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Sorting Out the Testaments

In the new believer’s class I teach in my church, I always begin with the statement that “95 percent of what we Seventh-day Adventists believe we share with most other Protestant Christians.” What makes up that differing 5 percent? “The Sabbath, of course” I reply. “The state of the dead. Clean and unclean meats. The 2300-day prophecy.” (A century or so ago I could have said “The second coming of Christ,” but different eschatological features aside, an imminent Second Coming isn’t a unique Seventh-day Adventist doctrine anymore.) I then open the Bible to texts that support these beliefs: Exodus 20:8—11, Ecclesiastes 9:5, Leviticus 11, Daniel 8:14.

Notice something interesting about these key Adventist proof texts? They’re all from the Old Testament.

That may be a reason some other Christians are confused about who Adventists are and question whether we are really Christians at all.

One problem, it seems to me, is that the relationship between the two testaments isn’t clear to many Seventh-day Adventists. I’ve heard preachers and Sabbath School teachers read a single verse from the Old Testament, and say, “See? It is perfectly clear. That’s what the Bible says.” What they don’t explain is why we don’t do, or teach, or act upon, what might be in the chapter just before or after that one. I agree that the Ten Commandments are applicable in a way that, say, Leviticus’s priestly inspection of mildewed clothing isn’t—but why, precisely? There’s an answer, of course, but too many Bible students don’t know it, and are just taking the word of others.

I’ve met Adventists who suppose that the whole Bible is equally and evenly useful, Old and New Testaments, with minimal interpretation necessary. This is absurd, for if we could pull passages out of the Old Testament and declare them normative with no critical reading in the light of the New Testament, we would still be sacrificing bullocks.

On the other end of the span are some who take the New Testament as complete, and more or less ignore anything in the Old Testament except as somewhat unreliable history or background. This is the position of a pretty substantial chunk of Christianity. (Though a few revive their interest in the Old Testament when they want to prove that homosexuals are going to hell, or that it’s OK to wage wars and execute criminals.)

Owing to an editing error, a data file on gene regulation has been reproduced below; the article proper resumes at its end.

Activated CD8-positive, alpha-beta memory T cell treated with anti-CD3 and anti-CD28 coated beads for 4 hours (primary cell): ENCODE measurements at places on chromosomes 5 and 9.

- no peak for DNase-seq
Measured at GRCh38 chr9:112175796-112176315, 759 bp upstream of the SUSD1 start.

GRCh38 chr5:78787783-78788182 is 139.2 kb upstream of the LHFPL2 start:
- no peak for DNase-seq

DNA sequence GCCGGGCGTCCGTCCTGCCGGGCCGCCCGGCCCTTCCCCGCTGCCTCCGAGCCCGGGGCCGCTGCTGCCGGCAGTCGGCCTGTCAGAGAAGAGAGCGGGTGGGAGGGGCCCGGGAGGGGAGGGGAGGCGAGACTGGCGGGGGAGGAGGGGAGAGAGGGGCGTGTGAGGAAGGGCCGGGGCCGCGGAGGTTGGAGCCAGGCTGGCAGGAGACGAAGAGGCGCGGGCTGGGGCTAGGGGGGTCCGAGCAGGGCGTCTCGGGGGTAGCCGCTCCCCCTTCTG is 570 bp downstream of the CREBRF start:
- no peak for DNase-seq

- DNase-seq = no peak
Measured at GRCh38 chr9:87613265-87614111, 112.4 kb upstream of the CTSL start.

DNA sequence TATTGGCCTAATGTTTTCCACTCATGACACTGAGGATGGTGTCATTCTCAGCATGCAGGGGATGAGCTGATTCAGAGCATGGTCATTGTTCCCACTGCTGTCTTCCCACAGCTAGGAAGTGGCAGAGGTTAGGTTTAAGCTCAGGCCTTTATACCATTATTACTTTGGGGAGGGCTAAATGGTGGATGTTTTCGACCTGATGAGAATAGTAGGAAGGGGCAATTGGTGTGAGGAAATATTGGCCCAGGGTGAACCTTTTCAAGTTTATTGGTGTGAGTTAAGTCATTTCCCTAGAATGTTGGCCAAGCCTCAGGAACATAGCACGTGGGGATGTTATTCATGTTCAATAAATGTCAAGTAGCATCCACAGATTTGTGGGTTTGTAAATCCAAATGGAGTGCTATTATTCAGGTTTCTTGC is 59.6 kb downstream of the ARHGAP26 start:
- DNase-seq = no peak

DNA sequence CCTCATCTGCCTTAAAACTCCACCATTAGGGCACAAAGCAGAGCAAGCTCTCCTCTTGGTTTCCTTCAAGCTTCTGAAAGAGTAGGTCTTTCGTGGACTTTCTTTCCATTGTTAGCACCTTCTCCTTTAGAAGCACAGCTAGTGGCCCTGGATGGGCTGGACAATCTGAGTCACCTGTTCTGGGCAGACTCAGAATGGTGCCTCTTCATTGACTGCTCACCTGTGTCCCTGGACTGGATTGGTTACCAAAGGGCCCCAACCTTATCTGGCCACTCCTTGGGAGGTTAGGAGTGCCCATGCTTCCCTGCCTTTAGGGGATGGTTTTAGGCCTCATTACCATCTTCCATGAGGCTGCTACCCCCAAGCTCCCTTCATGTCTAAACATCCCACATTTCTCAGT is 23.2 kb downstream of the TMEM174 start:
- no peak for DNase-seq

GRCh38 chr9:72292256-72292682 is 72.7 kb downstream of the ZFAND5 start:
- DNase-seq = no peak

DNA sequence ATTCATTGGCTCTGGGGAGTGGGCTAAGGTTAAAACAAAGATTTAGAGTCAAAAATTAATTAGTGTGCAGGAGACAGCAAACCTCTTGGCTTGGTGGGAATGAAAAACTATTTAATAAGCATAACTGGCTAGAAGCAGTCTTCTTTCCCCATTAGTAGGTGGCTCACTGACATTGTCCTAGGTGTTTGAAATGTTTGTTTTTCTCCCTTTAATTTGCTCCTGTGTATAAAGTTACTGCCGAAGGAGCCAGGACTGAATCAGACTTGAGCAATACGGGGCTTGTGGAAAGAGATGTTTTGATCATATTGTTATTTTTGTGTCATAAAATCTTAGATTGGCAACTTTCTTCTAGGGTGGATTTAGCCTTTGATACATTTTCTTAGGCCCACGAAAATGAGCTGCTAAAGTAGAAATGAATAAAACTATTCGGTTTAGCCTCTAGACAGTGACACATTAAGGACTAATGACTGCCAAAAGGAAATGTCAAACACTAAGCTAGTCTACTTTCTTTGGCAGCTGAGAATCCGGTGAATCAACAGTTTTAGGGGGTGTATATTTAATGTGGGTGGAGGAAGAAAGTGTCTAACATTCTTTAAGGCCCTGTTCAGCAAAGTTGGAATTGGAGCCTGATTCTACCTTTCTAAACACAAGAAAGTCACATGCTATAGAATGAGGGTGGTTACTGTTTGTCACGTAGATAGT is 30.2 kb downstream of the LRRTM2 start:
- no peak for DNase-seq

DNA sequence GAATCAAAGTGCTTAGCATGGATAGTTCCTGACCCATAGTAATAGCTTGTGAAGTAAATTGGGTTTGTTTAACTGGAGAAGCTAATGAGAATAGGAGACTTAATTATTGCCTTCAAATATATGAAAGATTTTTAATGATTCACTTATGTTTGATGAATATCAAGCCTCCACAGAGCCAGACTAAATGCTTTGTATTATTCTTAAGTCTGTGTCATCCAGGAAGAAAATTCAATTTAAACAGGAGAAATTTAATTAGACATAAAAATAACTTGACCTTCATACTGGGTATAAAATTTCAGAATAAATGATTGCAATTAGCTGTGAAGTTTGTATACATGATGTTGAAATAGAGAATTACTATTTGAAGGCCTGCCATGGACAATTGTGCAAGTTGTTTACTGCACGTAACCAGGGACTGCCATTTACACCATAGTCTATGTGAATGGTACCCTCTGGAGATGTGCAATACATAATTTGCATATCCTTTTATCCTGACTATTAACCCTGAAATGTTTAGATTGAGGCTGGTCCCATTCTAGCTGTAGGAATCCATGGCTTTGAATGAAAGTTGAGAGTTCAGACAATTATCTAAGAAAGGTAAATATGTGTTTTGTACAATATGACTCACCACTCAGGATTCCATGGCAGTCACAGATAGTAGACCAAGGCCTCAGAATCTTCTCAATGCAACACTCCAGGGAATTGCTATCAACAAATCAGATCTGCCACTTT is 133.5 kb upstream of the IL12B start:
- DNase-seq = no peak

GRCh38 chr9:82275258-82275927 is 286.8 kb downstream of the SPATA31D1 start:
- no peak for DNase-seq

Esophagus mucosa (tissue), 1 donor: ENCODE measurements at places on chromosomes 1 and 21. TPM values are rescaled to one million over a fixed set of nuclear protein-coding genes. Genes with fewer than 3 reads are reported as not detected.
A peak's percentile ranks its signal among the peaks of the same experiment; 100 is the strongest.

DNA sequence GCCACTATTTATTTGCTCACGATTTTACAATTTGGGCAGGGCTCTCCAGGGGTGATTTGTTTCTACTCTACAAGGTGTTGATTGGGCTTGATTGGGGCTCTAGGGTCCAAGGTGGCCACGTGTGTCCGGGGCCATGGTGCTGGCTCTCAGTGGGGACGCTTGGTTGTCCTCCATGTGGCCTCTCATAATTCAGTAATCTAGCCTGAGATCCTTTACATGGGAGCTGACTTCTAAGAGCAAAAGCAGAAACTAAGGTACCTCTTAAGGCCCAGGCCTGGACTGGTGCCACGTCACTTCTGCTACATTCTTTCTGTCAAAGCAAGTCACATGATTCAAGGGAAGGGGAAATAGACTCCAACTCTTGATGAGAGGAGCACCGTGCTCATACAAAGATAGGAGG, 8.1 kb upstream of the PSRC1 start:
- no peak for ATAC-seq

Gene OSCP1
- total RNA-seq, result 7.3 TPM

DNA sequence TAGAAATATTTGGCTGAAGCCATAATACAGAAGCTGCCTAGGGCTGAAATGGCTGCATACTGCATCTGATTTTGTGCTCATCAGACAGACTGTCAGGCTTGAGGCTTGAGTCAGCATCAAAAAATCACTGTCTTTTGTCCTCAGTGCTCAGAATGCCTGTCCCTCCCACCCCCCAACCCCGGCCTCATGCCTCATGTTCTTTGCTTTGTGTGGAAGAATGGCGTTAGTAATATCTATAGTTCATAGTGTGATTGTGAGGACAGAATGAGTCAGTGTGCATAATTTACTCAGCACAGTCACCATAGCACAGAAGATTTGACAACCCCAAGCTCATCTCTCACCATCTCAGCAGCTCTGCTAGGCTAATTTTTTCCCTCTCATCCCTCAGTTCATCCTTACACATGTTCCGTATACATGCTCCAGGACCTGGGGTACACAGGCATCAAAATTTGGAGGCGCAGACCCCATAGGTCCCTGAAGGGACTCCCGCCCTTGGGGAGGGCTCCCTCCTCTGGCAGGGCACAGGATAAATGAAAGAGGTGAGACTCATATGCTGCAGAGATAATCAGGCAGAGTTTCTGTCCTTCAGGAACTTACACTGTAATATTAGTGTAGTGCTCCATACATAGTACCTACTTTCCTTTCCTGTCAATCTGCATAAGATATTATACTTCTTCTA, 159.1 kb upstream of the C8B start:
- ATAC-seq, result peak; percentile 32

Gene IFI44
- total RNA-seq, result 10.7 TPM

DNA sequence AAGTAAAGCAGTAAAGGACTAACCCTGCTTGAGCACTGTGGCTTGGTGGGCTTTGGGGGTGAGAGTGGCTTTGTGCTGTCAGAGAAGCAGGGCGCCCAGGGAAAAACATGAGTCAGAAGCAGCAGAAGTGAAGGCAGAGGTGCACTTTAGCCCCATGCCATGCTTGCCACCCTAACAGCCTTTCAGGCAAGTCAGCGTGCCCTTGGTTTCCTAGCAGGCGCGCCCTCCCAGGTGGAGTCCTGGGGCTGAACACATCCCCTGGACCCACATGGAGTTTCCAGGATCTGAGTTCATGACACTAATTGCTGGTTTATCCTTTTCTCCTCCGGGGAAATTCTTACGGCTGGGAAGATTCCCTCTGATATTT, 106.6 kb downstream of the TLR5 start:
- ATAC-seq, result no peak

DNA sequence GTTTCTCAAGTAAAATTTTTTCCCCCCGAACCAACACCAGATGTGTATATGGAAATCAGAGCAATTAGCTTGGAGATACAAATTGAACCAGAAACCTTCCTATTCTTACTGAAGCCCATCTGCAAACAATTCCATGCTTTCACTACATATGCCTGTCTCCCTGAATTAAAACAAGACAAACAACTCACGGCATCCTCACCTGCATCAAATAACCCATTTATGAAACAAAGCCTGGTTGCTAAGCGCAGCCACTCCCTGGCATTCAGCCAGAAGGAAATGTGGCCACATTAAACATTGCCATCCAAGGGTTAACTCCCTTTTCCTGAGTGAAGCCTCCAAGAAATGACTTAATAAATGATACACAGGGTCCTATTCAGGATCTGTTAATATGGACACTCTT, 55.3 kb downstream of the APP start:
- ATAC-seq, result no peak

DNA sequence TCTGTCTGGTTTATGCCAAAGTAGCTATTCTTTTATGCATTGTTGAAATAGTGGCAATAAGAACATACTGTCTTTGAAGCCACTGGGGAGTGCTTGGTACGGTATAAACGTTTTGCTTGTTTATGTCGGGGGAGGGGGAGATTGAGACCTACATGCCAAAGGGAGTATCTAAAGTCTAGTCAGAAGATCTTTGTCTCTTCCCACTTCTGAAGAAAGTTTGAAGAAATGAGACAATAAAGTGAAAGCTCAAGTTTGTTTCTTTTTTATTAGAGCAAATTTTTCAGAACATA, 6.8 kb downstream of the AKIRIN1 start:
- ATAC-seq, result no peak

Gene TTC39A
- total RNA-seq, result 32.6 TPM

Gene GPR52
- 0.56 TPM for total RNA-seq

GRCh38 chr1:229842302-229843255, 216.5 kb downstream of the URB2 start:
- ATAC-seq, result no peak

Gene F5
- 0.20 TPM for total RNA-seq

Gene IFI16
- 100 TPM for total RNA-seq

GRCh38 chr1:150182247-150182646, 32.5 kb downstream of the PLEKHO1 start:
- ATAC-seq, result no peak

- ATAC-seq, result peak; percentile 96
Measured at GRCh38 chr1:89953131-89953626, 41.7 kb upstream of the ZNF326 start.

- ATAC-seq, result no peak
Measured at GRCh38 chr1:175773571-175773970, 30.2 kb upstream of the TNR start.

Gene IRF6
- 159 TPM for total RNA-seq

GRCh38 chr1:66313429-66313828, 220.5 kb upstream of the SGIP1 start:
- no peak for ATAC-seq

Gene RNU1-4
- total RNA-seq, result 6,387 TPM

In the middle are some models for Old Testament usage that I’ve seen employed by us Seventh-day Adventists. I think of them like this:

We accept those parts of the Old Testament that are affirmed by the New. For example, the affirmation of the law by Jesus, at least in its essential principles, keeps the Ten Commandments active in our lives. The Sabbath might be easier to set aside were it not for Jesus’ example in keeping it (Luke 4:16).

We accept those parts of the Old Testament that aren’t disqualified by the New. Dr. Richard Davidson has suggested celebrating some of the Jewish feasts whose symbolisms haven’t yet been fulfilled. If a rule or practice hasn’t been disqualified, this argument goes, we must continue it.

Fortunately, animal sacrifices have been replaced by Christ’s atonement, repealing them as rules for Christians, and freeing pastors like me from having to butcher lambs every Sabbath. (Thank you, Lord!)

We accept as normative those passages in the Old Testament that clarify things the New Testament isn’t clear about. Like it or not, the New Testament isn’t unambiguous about the state of a person in death, so we fall back on Ecclesiastes 9:5: “the dead know not anything.” The Sabbath isn’t talked of as insistently in the New Testament as in the Old, so we rely upon Genesis 2 and Exodus 20. The New Testament isn’t especially clear on the clean-unclean meats distinction for Christians, so we refer back to Leviticus 11.

We could accept those parts of the Old Testament that seem to give us useful advice, even if it wasn’t given directly to us. If it was good for people back then, shouldn’t it be good for us now? We’re not exactly sure why pork was disallowed (there are various theories), but God must have had a good reason or he wouldn’t have proscribed it. On the other hand, Divinely-ordered revenge killings, or the barbaric test of wifely unfaithfulness, or having the pastor inspect our houses for rot doesn’t strike us as necessary anymore, so we don’t do them. (Thank you again, Lord!)

My amateur analysis won’t impress those of you real hermeneutists, so let me make it clear that I’m not an expert in this area of biblical hermeneutics. I do know, though, that many Seventh-day Adventists, even some seminary-trained preachers I’ve listened to, are less clear that this is a problem than I am.

It’s an area that needs work, and here’s one reason why.

In our lifetime, North American Division Seventh-day Adventists have moved to the evangelical side of the spectrum. Nowadays most sermons in NAD churches place the New Testament and Jesus’ sacrifice in the forefront, and see everything else through it.

This has not yet separated us from our Old Testament-based doctrines, but I submit to you that without a hermeneutic understandable to the layperson, confusion is increasing. The more Christ-oriented we are, the harder it may be to maintain our interest in passages like Leviticus 11.

And the less we maintain those distinctive doctrines, the harder it may be for us to know just who we are.

Loren Seibold is senior pastor of the Worthington, Ohio, Seventh-day Adventist Church. He also edits a newsletter for North American Division pastors called Best Practices for Adventist Ministry.

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